President Biden may meet this week with a group of senators trying to strike a bipartisan infrastructure, White House press secretary Jen Psaki said Monday morning, but he is waiting until he has more details on their roughly $1 trillion framework before he commits to supporting the proposal.
"We need a few more details about the deal, and about the proposal, including specifics about how to pay for it," Psaki said during an interview on "CBS This Morning."
The coalition of 21 senators – 11 Republicans and 10 Democrats – are eyeing a scaled-back $974 billion measure that would include about $579 billion in new funding. The money would be spent over the course of five years on core infrastructure projects, like roads and bridges, transit systems and broadband.
The lawmakers have not finalized an agreement on how to pay for the bill and continue to discuss that part of the plan, including with the White House. Options include repurposing federal COVID relief money, closing the tax gap and using leftover unemployment insurance money from the 26 states that are prematurely opting out of a federal relief program.
Some moderates have also floated the possibility of a gas tax, a proposal the White House has resolutely rejected.
"An idea that's been floating around there, that certainly the president would not support, is a gas tax, which would raise taxes on people making less than $400,000 a year," Psaki said Monday. "We're just not going to stand for that and we're not going to accept that."
While the $928 billion offer is much closer in line to Biden's target, there remains an ideological gulf between the two sides over what constitutes infrastructure. The GOP's plan notably does not include new spending on a wide range of areas where Biden has recommended billions, such as elder care and veterans hospitals.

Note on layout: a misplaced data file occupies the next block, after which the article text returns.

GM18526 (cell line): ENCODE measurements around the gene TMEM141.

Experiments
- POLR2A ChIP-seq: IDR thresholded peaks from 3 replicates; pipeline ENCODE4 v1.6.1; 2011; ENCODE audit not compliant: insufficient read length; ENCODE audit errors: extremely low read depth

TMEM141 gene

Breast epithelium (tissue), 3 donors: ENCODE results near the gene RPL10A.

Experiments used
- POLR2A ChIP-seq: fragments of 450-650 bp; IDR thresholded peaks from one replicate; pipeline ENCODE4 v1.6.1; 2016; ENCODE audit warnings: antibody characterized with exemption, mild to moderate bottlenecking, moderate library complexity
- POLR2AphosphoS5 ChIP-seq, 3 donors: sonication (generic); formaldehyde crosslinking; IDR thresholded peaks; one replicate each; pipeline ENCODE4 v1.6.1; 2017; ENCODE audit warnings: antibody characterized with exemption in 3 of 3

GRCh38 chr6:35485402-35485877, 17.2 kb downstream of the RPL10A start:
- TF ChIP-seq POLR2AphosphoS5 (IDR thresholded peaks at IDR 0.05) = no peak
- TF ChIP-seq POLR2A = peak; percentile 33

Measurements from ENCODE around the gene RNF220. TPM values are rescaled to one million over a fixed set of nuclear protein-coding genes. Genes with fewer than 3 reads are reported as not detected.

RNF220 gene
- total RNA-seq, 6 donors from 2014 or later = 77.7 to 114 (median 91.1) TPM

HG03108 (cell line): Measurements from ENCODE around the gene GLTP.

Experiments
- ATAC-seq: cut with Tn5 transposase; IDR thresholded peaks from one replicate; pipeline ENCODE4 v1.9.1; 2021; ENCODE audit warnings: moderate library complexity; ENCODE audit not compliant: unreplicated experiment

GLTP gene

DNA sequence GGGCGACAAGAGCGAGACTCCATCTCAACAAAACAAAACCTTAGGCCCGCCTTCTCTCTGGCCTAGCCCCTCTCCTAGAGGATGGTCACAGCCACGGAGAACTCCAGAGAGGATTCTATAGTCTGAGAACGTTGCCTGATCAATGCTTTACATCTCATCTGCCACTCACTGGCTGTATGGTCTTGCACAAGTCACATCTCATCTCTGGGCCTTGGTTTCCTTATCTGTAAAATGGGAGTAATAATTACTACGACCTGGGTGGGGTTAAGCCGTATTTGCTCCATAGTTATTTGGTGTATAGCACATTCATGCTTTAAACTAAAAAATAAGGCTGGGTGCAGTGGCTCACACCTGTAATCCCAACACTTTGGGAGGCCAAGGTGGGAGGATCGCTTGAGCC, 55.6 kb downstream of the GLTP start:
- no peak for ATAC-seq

Biden has proposed the $2.3 trillion American Jobs Plan, a sweeping initiative that would make massive investments in the nation's crumbling roads and bridges and includes billions to combat climate change and bolster care for elderly and disabled Americans, as well as the $1.8 trillion American Families Plan, which would dramatically expand the government-fund social safety net.
The president has called for funding the first plan by raising taxes on corporations, from 21% to 28%, and the second by increasing taxes on wealthy Americans earning more than $400,000 – hikes that Republican lawmakers fiercely oppose.
Psaki noted that Biden has "already come down quite a bit" from his initial number, a sign that he's "willing to compromise" and "work on a couple of tracks."
Last week, Senate Majority Leader Chuck Schumer convened a meeting of the 11 Democrats who sit on the Budget Committee to trigger the start of the budget reconciliation process, which would allow them to pass legislation without the need for Republican votes. Democrats are considering a sweeping $6 trillion package that would build on Biden's "jobs" and "families" plans.
"It is a positive, though, that Democrats and Republicans are continuing to negotiate," Psaki said. "The president looks forward to getting more details."